An eight-hundred-square-metre garden in Cairns can supply a significant quantity of fruit and vegetables year round. But there are problems to contend with such as cyclones, a long period without sufficient rainfall necessitating frequent irrigation, water restrictions, the sort of bugs you wouldn't read about and in some areas, poor soils.

Having removed seven palm trees, seven bottle brushes, a large gum tree and a Grevillea, two big Fan palms, a non-fruiting seedling mango and a similar lychee, room was made for some fruit trees. In an 800 m2 garden a mango and a lychee would take up too much room eventually and their erratic bearing habits don't make them good subjects for a small garden. And of course they have to be sprayed for pests and diseases more regularly than other fruit trees.

Photo of a custard apple tree with 4 extra rootstocks grafted on for support in cyclonic winds.

Approach grafting extra rootstocks Torrential rainfall softens the ground making trees susceptible to being blown over in cyclonic weather. In my opinion this necessitates giving fruit trees multiple trunks for better stability, especially with shallow-rooted subjects such as custard apples.

Seedlings of selected rootstocks are planted around the main tree and approach grafted onto its lower branches once they have developed sufficiently. After three or four months the tops of the rootstocks are cut off and the grafting tape removed leaving the tree with two or more root systems for much increased vigour and stability.

Ideally the seedlings should go in at the same time the main tree is planted.

Inarching two varieties together
With limited room in a backyard, it is a good idea to plant two different varieties of the same fruit in the same planting hole 60 or more centimetres apart and inarch a branch of one onto the other as shown in the pictures. This gives stability in cyclone weather and has the added advantage of spreading the harvest if one variety crops after the other.

Inarch twice, one branch lower down and another one higher up. Thus some of my trees have four or more root systems and more than one variety. Nothing is worse than losing a large mature tree in a cyclone and having to start all over again.

Approach grafting in extra rootstocks and inarching two trees together goes some way to making the tree cyclone-proof.

The need to retain side shoots
A word of warning. From experience it would appear to be an advantage to allow side shoots to form on the inarched limb as in the Mamey Sapote picture. This seems to help the limb to thicken up in time thus forming a stronger connection between the two trees.

In the case of the custard apple, for example, when I removed shoots from one of the inarched limbs, it died in subsequent years. Even though it formed a connection between two living trees, the bit in the middle eventually died. On the other hand, connecting limbs with side shoots retained thickened up nicely and became stronger with age.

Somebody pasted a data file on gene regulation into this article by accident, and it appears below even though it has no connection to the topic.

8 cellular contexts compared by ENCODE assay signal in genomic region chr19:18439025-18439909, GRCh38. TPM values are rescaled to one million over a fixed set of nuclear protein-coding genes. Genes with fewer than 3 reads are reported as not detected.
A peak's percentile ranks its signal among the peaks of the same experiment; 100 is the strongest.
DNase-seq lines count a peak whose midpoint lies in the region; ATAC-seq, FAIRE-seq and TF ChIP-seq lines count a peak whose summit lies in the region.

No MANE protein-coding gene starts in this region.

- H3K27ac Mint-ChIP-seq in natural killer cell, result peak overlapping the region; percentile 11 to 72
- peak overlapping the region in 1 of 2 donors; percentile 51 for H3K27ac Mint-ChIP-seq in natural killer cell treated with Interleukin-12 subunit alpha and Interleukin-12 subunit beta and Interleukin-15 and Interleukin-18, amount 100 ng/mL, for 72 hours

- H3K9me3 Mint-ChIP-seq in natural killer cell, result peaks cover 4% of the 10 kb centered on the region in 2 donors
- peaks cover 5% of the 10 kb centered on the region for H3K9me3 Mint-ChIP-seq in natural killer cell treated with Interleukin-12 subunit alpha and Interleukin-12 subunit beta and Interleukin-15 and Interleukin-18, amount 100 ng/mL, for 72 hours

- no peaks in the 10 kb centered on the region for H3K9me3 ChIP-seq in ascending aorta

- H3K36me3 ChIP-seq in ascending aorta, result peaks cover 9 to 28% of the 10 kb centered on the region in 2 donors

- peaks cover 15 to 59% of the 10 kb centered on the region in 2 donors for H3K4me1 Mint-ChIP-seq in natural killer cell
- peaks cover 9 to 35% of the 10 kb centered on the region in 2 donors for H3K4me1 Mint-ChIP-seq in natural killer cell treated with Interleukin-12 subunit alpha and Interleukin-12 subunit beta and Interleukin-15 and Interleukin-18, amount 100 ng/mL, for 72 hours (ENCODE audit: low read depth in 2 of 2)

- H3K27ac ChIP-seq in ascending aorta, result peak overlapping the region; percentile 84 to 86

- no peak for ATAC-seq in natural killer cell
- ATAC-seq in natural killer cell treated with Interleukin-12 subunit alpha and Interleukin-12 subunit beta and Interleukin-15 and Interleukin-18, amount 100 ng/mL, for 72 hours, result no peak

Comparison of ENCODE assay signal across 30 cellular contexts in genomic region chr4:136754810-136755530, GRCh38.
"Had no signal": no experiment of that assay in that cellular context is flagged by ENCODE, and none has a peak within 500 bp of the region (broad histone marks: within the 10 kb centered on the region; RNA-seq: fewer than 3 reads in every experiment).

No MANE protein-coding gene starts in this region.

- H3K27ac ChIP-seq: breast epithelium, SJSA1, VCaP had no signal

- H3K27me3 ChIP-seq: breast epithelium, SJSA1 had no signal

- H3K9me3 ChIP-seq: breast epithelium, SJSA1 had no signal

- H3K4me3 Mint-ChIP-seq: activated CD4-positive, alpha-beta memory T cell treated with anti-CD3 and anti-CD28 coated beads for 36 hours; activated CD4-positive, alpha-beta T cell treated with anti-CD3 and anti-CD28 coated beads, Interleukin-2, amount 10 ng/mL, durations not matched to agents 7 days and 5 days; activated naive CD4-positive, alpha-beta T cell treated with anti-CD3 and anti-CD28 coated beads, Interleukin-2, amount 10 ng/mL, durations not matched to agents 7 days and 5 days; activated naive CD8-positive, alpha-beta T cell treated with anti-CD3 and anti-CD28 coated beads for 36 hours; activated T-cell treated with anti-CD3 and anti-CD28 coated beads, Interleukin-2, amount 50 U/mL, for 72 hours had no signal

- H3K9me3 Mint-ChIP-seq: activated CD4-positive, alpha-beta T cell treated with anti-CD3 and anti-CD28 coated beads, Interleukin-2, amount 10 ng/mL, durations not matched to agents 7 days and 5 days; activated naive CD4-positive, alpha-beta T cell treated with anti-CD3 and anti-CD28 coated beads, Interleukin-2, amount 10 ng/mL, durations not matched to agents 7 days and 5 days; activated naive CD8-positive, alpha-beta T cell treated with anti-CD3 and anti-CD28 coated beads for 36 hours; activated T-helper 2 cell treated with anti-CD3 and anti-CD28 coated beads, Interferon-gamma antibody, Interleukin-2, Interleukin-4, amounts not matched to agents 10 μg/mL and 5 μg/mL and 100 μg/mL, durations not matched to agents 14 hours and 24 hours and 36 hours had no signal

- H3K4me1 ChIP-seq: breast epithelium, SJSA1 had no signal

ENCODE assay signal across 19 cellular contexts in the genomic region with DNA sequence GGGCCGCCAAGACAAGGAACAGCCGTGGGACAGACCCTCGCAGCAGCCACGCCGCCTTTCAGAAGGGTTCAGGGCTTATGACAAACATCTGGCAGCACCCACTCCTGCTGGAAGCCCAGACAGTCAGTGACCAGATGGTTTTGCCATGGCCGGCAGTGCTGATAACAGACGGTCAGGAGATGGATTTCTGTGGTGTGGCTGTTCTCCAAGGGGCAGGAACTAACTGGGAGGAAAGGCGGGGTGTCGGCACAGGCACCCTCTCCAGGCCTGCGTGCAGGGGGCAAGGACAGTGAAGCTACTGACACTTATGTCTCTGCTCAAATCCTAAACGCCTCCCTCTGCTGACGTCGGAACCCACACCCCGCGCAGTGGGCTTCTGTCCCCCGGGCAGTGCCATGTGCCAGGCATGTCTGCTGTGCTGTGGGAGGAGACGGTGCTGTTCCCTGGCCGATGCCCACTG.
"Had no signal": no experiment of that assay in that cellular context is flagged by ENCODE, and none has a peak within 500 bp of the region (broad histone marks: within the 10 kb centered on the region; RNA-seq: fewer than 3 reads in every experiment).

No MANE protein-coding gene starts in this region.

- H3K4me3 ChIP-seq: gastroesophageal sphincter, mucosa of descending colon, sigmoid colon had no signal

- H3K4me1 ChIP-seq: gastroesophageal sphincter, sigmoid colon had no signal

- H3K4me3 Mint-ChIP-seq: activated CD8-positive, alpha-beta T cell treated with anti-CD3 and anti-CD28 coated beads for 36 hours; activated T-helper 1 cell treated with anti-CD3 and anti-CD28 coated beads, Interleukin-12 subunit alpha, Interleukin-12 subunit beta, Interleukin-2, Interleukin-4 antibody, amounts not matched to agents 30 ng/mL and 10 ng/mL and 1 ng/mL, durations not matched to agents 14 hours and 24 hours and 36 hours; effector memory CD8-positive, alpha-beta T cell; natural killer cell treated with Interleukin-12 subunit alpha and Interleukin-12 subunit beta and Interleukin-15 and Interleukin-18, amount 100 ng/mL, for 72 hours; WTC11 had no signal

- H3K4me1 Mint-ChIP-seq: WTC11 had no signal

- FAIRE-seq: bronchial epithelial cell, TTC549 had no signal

Sketch of a tongued approach graft.


Interlocking tongues
Whether approach grafting onto additional rootstocks or inarching two trees together, the technIque is the same. But if interlocking tongues are cut as well, downward on the rootstock and upwards on the scion variety, more cambium comes into contact and a much stronger union is formed as in the diagram.

If the wood is thick enough, tongues can be cut. If not, then just bring the two cut surfaces together. Cut surfaces must be of the same width for good matching up of the cambiums. Bind up with 2~cm plastic tape for a good seal. No need to use grafting mastic.

More often than not it is difficult to hold the cut surfaces together and bind up with the tape at the same time. You need four hands. To make it easier, I use short lengths of soft wire as in the diagram. These are removed after taping up.

Leaf retention
Retention of one or more leaves to feed the graft area also helps to rapidly unite the graft for a strong union as in the picture.

Photo of an approach graft with leaves retained.


It is said that grafted Mangosteens only grow very slowly. Quite true. This happens when a purple mangosteen scion is cleft grafted onto a purple mangosteen seedling rootstock. The purple mangosteen is a very slow-growing rootstock, so why use it anyway? You want something with guts under the tree to force it to grow more vigorously and come into crop earlier.

Change the rootstock and grafting method and you might get somewhere. Instead, use the yellow mangosteen, Garcinia xanthochymus as the rootstock - as indicated by Popenoe on page 399.

The yellow mangosteen has plenty of vigour; see the tree in the Flecker Botanic Garden in Cairns. It grows like steam.

Instead of isolating the purple from its own rootsystem by cleft grafting, why not plant a purple and a yellow seedling side by side and approach-graft them together once their stems are thick enough. They make a good union, at least they have done in my garden, but they need to be left bound together for about 6 months or even longer as they seem slow to unite. Once a good union has formed, cut the top off the yellow rootstock leaving the purple variety on the two root systems.

I think the shot is to plant out a purple from a nursery, choose a vigorous plant. Raise a few yellow seedlings in pots but only plant out the most vigorous seedling and throw the rest away. Plant the yellow as close as possible to the purple to facilitate approach-grafting later on once their stems are thick enough.